A Lament


You loved me when I was sick.

You held my hand

Placed cool washcloths against my forehead

Took my temperature faithfully

Fed me homemade chicken soup

Until I was better

And then we returned to normal.

Me, the athletic daughter

Disinterested in things of the home

Not wanting to marry at fourteen

And then I’d fall ill again


Too weak to walk down the hall

To lift my head to sip water

And so you cradled me

and allowed me to lie, to skip school,

to lounge around home because I hadn’t

studied for a science test

But then I had to go to school

And then we returned to normal.

You demanded that I learn to cook

Said that I had to clean house,

Including wiping down every leaf of every plant

You occupied my time with busy work

Never once praised me for my grades

Even when I got accepted to a good college

With full scholarship

And then I needed surgery

To remove a section of bone that had become infected.

You sat by my bedside at the hospital

The doting, loving mother for all the world to see

A mirage, but no one but me knew that.

When I moved out you cried.

Was it because you’d miss me?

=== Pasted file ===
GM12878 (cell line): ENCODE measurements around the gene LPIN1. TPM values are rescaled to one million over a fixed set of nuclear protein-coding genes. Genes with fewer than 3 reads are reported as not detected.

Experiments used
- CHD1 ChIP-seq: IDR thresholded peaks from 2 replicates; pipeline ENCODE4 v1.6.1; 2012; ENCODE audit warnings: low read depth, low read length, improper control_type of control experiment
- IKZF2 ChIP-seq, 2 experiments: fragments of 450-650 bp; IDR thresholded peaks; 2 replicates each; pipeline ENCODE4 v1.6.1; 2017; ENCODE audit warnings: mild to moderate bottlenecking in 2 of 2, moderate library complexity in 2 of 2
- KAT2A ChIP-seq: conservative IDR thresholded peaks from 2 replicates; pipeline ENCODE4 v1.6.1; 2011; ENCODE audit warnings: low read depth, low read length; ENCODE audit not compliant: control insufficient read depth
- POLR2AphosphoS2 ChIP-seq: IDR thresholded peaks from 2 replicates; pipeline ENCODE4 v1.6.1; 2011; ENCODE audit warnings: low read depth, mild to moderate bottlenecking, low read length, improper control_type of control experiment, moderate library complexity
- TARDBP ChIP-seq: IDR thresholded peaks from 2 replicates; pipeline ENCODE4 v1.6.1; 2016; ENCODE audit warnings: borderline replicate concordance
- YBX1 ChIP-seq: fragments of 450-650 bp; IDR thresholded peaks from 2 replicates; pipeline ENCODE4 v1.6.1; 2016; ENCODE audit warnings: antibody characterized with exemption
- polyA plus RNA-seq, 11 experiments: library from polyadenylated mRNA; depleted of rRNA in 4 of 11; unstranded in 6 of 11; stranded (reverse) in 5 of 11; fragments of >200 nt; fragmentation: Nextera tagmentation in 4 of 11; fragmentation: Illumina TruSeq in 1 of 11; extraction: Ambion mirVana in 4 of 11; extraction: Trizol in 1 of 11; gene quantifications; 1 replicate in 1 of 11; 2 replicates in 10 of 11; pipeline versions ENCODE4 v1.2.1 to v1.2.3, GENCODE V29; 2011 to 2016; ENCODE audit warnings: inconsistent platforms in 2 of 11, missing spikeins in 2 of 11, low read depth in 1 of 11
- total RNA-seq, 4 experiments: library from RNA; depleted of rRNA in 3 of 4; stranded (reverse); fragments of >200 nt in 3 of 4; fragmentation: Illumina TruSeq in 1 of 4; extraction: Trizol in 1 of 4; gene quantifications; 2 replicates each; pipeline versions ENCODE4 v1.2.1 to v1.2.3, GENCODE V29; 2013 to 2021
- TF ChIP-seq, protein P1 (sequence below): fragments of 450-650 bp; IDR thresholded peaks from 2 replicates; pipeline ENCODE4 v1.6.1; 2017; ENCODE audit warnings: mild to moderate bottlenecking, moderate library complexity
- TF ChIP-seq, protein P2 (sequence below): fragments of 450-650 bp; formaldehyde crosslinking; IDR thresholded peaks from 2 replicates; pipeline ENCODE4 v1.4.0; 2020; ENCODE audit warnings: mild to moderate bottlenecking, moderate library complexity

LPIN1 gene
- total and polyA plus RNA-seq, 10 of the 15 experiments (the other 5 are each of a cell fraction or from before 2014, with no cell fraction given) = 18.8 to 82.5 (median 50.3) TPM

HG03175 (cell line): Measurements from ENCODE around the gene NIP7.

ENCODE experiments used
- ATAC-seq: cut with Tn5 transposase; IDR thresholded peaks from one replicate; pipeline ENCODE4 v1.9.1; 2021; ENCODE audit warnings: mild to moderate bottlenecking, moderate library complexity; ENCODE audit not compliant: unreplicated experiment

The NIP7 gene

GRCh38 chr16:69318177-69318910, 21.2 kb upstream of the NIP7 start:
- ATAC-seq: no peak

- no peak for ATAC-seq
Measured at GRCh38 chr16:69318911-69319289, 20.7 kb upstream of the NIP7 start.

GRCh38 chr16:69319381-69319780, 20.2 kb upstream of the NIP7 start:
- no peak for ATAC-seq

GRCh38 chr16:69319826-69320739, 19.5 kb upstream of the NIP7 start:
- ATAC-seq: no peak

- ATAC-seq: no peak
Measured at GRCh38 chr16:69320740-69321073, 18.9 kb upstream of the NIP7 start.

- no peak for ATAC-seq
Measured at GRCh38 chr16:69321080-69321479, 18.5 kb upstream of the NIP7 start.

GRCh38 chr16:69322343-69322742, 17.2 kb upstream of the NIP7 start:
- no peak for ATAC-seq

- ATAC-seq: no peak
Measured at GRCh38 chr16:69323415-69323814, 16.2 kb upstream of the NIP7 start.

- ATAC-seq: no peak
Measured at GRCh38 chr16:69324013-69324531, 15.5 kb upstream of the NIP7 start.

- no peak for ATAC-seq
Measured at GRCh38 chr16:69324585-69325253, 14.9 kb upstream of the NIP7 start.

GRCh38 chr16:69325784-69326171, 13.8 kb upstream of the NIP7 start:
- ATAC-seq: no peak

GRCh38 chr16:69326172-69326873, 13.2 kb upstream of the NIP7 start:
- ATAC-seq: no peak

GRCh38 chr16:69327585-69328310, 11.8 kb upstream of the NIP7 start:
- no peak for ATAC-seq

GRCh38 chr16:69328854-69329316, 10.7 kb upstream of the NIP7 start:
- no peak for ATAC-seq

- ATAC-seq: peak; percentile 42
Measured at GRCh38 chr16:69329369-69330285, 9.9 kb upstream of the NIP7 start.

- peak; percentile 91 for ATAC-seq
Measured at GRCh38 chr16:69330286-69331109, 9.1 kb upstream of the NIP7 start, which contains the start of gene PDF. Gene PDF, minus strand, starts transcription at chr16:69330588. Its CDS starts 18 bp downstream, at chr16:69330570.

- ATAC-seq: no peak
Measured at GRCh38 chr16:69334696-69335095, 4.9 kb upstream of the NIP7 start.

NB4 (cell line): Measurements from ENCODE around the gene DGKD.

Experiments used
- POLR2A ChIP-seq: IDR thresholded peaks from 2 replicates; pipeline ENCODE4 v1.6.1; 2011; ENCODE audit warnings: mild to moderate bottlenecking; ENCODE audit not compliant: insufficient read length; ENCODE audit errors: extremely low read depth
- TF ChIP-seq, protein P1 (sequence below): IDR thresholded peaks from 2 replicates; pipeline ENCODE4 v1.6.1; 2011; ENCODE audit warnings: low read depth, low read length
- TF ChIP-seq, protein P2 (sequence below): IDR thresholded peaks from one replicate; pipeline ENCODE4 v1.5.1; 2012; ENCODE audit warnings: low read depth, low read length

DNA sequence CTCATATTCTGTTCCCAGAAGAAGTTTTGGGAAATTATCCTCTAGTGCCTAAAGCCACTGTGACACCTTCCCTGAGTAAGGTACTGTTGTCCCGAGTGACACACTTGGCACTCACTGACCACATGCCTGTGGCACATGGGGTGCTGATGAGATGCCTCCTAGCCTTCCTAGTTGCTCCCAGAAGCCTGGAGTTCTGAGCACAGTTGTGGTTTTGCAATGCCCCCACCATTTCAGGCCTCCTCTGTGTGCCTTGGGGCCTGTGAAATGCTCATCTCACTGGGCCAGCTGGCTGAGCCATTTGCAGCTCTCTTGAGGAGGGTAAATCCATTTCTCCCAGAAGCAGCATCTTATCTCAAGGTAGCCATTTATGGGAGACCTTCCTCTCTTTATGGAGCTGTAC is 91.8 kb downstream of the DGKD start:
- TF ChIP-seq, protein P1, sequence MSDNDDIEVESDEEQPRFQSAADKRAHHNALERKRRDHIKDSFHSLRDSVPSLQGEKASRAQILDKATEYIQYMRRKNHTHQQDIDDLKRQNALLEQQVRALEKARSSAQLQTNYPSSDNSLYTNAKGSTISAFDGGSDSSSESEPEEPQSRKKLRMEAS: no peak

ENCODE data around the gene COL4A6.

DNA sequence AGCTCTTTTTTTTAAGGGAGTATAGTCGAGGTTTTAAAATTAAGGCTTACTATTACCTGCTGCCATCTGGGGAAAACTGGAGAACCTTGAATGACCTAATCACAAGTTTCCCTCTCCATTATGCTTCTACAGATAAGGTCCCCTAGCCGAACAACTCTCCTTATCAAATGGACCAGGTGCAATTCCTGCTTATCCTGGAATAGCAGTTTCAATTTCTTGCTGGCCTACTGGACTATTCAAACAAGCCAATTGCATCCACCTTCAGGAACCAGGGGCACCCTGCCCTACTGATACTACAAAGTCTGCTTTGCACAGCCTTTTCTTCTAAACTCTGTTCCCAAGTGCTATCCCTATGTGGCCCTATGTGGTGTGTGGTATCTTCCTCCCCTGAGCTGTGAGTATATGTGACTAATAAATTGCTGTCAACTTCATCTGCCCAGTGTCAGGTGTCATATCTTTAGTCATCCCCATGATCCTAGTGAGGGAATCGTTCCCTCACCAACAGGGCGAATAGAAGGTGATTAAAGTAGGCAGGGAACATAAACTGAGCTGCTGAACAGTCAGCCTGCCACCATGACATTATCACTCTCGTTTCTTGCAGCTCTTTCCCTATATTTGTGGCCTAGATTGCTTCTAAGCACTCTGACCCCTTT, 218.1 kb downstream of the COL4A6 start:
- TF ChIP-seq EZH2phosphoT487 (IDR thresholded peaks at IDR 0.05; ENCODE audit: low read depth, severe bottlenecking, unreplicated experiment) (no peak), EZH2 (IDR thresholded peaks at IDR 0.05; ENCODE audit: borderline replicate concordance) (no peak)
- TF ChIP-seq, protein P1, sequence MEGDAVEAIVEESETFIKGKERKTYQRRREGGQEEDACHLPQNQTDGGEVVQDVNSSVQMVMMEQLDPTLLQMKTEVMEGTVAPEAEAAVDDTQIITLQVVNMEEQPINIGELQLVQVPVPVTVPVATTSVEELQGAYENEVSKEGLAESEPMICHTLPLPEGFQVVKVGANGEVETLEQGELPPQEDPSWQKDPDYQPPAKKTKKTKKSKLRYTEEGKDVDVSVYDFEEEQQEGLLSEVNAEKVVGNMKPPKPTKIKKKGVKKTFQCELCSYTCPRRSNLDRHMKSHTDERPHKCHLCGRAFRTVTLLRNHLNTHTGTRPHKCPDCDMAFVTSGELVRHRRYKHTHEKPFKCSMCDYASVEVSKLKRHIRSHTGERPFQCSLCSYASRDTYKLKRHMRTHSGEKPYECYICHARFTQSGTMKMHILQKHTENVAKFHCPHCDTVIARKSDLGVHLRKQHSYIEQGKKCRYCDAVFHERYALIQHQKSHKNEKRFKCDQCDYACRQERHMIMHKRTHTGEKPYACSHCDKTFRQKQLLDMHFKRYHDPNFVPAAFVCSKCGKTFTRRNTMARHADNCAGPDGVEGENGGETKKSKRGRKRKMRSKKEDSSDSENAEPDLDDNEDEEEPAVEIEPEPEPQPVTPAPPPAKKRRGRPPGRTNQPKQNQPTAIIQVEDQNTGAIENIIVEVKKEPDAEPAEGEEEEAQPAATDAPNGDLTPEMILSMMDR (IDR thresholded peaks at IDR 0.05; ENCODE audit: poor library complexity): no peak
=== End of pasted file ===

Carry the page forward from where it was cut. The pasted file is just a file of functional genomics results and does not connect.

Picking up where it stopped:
Or that you wouldn’t be able to control me?

I never knew.

But when I had my first child,

You rose to the occasion.

Moved into my house.

Took over cooking, cleaning, caring for the baby.

You criticized every choice I made.

Even tried to convince me to leave my husband.

But by then I had become wary

Of your moves, your words

And so I didn’t listen.

And things returned to normal.

Until the next disaster.

Each time you pushed aside your angry,

Jealous words

And moved into my world,

Taking over

Or at least trying to

But as I aged, I grew in confidence

And learned that I could stand tall,

Knowing that my husband was there

To support me, love me,

Always and forever

And not just when sickness or injury

Came to visit.

And so life assumed a new normal.


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